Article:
The Greatest Directorial Debuts in Film History

In the words of Shakespeare, “Some are born great, some achieve greatness, and some have greatness thrust upon them.”

Every career in film, no matter how great, takes a unique path. The mighty James Cameron, a man noted for changing modern cinema forever with his dazzling visuals and creative vision, did not have a promising start. He began is career as a visual effects designer and his directorial debut was on a movie called Piranha II: The Spawning. Peter Jackson’s first feature length film was just embarrassing. Even Stanley Kubrick, the man often hailed as the greatest filmmaker ever, had to make several forgettable flicks and documentaries before he could get the studio power to make The Killing. For these reasons, it makes it all-the-more impressive when a director’s first release becomes a classic.

Here are some filmmakers who defied the odds and had some of the greatest directorial debuts in history:

Robert Eggers: The Witch (2015) 

‘The Witch’ (A24)

The Witch is not only an incredible horror film, but an impeccably-crafted period piece. When Eggers set out to make this movie, he adapted actual accounts recorded during the Salem Witch Trials. This reflects in every character’s dialogue and unique dialects, including the children. It’s also worth noting that Eggers took home the Sundance award for Best Director, which is no small achievement, but the fact that he did so in a less-respected genre is unbelievable.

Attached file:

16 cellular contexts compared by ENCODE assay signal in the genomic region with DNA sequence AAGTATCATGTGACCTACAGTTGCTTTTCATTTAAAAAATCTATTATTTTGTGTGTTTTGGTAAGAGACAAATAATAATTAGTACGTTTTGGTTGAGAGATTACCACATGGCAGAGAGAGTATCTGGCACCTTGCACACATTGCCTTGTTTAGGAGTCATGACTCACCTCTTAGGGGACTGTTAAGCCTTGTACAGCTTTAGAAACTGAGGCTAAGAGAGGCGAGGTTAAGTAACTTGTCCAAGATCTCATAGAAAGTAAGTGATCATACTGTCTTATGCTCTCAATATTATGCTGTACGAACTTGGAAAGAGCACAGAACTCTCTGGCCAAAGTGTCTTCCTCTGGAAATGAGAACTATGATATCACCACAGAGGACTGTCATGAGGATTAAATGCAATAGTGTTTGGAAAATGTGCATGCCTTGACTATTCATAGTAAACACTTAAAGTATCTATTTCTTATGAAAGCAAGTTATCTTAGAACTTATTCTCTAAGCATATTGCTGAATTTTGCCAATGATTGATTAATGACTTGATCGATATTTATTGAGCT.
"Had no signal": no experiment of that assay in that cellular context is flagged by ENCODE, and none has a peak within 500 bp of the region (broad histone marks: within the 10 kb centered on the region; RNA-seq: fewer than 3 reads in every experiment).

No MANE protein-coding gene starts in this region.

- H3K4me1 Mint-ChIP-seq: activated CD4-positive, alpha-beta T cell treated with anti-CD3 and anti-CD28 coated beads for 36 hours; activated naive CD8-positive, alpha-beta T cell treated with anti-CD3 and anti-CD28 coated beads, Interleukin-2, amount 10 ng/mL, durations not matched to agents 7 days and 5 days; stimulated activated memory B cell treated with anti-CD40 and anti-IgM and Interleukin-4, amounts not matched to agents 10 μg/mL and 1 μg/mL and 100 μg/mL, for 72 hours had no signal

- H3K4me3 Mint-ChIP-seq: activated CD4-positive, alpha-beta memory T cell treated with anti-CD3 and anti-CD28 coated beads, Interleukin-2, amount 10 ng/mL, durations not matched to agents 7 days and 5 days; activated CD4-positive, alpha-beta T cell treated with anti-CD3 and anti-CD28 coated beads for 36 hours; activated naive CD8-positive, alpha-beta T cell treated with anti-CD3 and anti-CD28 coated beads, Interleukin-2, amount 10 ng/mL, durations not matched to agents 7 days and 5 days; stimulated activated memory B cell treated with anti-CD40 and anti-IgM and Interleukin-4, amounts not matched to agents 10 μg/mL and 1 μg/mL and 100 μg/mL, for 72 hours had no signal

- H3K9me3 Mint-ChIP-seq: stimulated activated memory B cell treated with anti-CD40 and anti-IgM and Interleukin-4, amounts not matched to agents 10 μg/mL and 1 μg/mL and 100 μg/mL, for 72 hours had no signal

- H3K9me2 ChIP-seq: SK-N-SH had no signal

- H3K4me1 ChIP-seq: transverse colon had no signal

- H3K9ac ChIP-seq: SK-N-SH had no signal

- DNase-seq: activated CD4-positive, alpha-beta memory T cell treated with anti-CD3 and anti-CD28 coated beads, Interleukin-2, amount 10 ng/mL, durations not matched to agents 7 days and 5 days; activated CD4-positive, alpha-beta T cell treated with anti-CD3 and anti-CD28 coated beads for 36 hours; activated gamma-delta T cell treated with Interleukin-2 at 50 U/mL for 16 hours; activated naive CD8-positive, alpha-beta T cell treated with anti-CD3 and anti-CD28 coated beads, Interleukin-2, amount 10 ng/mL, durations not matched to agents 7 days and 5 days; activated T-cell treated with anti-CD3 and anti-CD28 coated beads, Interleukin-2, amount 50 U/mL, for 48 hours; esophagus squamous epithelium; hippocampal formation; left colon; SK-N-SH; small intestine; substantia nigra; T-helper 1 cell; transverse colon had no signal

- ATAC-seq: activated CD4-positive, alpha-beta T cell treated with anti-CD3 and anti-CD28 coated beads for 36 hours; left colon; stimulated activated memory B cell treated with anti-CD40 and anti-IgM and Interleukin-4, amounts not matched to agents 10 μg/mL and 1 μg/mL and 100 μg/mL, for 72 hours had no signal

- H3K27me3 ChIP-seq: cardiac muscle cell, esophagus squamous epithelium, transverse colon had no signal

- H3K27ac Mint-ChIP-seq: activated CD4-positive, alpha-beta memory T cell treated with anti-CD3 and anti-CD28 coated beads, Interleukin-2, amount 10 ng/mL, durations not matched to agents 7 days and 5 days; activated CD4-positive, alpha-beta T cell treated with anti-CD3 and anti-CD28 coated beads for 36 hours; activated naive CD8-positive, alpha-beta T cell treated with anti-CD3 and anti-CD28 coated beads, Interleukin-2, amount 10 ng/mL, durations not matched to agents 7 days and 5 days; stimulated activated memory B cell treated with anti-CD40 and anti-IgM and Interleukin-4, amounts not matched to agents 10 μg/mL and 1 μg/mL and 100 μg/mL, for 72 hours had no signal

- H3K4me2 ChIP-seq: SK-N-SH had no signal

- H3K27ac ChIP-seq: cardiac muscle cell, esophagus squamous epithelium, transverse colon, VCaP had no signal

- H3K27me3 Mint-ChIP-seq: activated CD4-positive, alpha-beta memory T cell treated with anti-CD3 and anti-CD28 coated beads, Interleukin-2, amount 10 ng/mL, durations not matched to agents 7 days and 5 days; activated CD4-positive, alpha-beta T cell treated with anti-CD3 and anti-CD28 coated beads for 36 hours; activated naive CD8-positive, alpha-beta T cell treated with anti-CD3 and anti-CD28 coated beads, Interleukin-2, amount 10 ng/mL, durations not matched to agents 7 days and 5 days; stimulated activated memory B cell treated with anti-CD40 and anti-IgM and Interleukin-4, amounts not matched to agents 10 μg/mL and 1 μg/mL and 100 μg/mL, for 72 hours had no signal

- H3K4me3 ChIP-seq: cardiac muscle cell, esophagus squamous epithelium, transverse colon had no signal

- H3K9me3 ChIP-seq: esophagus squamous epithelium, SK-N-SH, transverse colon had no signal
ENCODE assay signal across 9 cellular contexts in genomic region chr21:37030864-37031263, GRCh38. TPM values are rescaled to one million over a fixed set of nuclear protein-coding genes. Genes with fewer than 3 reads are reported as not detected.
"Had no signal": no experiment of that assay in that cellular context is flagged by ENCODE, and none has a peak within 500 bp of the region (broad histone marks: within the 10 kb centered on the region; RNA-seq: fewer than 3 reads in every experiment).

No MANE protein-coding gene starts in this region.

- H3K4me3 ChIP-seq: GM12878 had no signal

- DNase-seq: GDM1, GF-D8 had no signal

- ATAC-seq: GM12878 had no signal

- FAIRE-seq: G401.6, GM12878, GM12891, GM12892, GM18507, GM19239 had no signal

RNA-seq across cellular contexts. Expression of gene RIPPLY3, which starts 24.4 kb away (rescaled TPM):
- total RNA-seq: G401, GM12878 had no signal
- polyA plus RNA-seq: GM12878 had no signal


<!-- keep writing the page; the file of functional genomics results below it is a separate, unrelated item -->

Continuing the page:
Eggers recently announced that he will remake the horror classic Nosferatu, which could establish him as the face of modern horror.

László Nemes: Son of Saul (2015)

‘Son of Saul’ ( Mozinet)

This Hungarian filmmaker took home the Oscar for Best Foreign Language Film — not a bad start! Some might point out that Holocaust films tend to win a disproportionate amount of the time at the Academy Awards, but Son of Saul is a special film. What sets it apart from other Holocaust movies is that it is shot in the first-person, opting to follow the protagonist Saul in every single scene. The entire film feels claustrophobic and the concentration camp feels all-too real.

One might say that it lacks a traditional cinematic quality, but where Son of Saul lacks traditional flares, it compensates with an uncompromising tone and aesthetic that many veteran filmmakers only ever grasp at.

Benh Zeitlin: Beasts of the Southern Wild (2012)

‘Beasts of the Southern Wild’ (Fox Searchlight Pictures)

There’s a certain dreamlike quality to this film and it’s hard to place why it is so unique. Casting Quvenzhané Wallis certainly helped. Still, there are many other films that play out in an ethereal way, such as the works of Terrence Malik. Perhaps the biggest gamble to set Beasts apart was contrasting its surreal sequences with gritty realism, a la David Lynch. It was both a timely film about climate change and a great universal story capturing the essence of man’s connection to nature in a very mystical way.

Charlie Kaufman: Synecdoche, New York (2008)

‘Synecdoche, New York’ (Sony Pictures Classics)